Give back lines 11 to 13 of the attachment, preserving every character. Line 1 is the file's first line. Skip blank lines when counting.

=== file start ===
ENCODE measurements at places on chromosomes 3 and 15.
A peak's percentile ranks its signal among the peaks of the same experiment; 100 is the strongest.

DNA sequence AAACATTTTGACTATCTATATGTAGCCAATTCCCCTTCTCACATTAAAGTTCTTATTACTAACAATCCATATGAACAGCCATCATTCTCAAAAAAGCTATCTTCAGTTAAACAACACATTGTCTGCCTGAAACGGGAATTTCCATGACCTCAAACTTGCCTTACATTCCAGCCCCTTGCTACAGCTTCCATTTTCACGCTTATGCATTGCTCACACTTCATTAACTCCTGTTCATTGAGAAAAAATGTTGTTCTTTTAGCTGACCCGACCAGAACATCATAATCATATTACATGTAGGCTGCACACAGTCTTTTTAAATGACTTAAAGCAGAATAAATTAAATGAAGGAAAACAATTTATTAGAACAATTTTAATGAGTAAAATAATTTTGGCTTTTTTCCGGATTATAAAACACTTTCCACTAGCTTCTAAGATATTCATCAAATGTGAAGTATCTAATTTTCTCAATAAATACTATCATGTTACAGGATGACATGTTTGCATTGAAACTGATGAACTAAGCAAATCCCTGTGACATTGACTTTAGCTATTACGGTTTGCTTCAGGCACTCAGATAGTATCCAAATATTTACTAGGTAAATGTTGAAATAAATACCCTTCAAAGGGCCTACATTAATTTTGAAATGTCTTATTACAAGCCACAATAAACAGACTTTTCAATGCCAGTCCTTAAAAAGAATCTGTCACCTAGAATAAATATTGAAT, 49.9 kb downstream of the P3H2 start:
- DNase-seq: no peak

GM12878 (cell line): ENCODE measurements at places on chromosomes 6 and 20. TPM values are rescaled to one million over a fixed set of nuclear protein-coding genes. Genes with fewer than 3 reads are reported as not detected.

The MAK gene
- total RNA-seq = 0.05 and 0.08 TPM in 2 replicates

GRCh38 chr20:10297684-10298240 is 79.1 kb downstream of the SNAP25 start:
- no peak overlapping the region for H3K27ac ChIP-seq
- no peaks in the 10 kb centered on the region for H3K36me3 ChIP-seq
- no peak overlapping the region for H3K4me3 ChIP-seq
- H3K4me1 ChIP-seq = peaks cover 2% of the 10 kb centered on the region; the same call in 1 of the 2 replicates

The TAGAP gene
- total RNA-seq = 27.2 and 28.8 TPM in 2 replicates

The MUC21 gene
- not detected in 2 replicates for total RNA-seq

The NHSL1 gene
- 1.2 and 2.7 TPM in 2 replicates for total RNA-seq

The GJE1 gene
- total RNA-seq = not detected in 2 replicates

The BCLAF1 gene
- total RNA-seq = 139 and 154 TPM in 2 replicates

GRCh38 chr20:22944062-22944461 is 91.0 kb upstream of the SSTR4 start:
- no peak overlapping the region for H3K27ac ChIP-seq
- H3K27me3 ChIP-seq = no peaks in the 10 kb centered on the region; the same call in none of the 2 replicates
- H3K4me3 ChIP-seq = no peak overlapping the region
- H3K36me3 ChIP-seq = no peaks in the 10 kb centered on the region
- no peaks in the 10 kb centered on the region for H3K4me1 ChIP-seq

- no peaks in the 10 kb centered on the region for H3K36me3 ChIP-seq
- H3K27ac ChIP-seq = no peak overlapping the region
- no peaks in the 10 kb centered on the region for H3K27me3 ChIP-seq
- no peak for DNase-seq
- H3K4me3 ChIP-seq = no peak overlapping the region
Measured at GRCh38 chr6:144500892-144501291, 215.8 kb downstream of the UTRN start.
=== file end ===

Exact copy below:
- no peak overlapping the region for H3K4me3 ChIP-seq
- H3K4me1 ChIP-seq = peaks cover 2% of the 10 kb centered on the region; the same call in 1 of the 2 replicates

The TAGAP gene